Online interview at the LA Review of Books Marginalia Podcast, "First Impressions," March 2016. “On the Righteousness of Rights,” The Wheel 1:3 (2015): 16–20. [online] Beholden book launch hosted by the FXB Center for Health and Human Rights, Harvard Chan School of Public Health, April 3, 2015; co-sponsored by the Global Health Education and Learning Incubator at Harvard University. “Religion and the Social Determinants of Health: A Photo Essay,” invited post for the Oxford University Press (OUP) Blog, February 9, 2015. “Responding to poverty: How can early Christian texts speak to us?” Invited keynote lecture for launch event of “New City Initiative” a project funded by the Lilly Foundation that engages faith communities in ending homelessness, Portland, OR, April 2010 (summary at http://www.emoregon.org/pdfs/Voice/Voice_2010_Spring_color.pdf, p. 4). Online interview with the Harvard University Initiative on Health, Religion & Spirituality, June 2015. Guest e-interview online at "The Poor in Spirit", August 2014. “Patristic Christian views on poverty and hunger,” invited article, Journal of Lutheran Ethics [online], June, 2010. Occasional invited lectures and class discussion on faith-based responses to need in history, to various religious groups and lay audiences in the Cambridge and Boston area, since 1996.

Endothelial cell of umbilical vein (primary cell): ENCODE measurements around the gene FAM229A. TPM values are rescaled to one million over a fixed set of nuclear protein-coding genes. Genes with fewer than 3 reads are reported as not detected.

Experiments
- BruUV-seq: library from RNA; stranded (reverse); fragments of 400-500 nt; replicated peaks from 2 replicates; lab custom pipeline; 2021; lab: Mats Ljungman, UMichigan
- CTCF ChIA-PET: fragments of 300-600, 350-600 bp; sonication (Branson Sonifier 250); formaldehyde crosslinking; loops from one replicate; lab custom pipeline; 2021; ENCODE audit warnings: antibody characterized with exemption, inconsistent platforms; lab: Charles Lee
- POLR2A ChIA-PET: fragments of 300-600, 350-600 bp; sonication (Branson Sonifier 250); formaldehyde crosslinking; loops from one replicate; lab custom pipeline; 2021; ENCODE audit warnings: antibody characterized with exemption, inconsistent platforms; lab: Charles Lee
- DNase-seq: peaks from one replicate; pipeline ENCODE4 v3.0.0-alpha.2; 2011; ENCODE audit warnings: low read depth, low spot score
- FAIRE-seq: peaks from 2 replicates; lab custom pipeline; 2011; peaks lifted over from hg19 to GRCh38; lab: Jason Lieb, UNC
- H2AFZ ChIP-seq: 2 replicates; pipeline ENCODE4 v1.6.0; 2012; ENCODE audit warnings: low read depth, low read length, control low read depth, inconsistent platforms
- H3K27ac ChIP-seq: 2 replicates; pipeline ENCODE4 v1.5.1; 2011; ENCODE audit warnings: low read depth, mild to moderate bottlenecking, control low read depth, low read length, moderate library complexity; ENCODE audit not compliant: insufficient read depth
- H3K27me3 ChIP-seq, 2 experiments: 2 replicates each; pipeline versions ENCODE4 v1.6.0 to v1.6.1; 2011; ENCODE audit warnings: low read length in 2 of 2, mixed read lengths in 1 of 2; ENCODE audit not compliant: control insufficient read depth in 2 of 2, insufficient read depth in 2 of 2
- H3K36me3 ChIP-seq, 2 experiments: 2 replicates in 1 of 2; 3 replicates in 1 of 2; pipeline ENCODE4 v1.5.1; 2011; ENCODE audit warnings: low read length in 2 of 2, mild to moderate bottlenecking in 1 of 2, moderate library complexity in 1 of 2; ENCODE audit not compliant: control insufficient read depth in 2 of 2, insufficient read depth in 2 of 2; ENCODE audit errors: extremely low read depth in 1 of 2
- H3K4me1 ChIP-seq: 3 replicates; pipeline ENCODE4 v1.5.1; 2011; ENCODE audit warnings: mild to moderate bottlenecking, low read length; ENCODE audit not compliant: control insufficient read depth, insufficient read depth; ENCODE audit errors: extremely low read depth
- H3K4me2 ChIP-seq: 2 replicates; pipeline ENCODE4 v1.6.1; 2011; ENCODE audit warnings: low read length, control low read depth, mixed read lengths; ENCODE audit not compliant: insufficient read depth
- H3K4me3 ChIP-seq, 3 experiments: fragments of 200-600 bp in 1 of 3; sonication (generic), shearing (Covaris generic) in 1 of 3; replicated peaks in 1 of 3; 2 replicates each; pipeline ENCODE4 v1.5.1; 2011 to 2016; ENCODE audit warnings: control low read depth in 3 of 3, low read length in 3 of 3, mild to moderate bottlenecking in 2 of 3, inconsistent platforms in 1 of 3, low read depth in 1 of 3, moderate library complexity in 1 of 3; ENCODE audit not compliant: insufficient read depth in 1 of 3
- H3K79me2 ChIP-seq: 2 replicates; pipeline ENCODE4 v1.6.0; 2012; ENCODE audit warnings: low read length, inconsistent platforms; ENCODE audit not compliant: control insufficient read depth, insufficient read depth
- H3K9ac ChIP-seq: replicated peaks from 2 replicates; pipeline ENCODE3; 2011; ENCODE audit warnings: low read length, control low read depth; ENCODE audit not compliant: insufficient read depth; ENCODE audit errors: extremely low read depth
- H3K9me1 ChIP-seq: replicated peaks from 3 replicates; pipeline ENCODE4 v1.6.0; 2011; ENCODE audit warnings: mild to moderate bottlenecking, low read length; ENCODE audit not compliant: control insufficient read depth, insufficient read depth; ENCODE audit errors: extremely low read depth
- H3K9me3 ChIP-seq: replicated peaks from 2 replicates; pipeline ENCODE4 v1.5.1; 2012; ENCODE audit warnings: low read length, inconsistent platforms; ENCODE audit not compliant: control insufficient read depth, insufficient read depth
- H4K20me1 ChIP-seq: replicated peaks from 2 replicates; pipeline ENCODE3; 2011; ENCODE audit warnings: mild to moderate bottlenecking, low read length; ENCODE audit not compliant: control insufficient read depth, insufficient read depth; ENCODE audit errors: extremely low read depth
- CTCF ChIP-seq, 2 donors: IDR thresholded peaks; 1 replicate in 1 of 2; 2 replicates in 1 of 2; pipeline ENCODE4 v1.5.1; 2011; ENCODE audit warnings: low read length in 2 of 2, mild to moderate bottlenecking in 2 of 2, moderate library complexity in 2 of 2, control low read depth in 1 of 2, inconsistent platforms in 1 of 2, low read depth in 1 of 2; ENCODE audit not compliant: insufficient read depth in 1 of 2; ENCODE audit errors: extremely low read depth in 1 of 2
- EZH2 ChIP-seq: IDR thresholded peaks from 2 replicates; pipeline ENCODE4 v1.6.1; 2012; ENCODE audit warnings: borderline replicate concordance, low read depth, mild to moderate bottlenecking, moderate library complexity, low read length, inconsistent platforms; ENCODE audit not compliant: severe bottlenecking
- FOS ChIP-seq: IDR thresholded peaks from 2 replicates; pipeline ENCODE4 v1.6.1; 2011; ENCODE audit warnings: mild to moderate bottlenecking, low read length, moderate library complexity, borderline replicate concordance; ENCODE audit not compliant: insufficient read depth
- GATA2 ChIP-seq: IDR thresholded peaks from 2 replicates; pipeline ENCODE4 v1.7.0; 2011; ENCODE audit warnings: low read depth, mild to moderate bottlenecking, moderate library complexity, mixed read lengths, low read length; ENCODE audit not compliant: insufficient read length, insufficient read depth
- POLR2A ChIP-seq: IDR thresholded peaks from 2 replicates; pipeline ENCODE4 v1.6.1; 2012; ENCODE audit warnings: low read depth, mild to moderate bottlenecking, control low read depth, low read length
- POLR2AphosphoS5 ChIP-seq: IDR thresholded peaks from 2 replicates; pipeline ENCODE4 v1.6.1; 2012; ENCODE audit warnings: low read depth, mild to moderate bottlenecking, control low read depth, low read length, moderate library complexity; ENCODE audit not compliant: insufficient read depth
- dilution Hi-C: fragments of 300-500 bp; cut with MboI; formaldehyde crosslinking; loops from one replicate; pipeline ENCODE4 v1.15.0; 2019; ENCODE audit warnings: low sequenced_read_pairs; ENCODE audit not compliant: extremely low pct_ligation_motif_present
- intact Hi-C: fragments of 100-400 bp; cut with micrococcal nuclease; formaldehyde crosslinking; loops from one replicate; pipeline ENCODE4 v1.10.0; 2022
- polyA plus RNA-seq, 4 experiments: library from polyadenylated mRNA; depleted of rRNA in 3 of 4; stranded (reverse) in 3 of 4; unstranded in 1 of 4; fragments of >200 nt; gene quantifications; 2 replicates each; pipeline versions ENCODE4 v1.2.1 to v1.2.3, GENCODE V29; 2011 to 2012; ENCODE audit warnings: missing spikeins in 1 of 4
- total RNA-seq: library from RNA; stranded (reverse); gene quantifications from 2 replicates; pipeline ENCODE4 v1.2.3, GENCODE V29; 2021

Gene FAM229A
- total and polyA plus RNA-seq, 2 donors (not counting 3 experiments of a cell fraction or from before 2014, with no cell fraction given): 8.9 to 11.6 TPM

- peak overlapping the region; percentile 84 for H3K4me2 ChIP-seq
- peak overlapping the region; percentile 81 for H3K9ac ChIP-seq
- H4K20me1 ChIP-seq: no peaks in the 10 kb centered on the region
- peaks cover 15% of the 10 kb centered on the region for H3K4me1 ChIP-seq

7. AWARDS AND HONORS Doctor of Humanities, honoris causa, Valparaiso University, 2016. 2016 Grawemeyer Award in Religion, awarded for Beholden: Religion, Global Health, and Human Rights. Louisville Institute, 2007, one-year “Christian Faith and Life” research grant to complete book project, God Knows There’s Need. Alumni Award for Service to the Profession, 2006, Tufts Friedman School of Nutrition Science and Policy, Tufts University. Grant Recipient, Seminar on Lived Theology, 2005–2006, Lilly Foundation Grant to the Project on Lived Theology at the University of Virginia.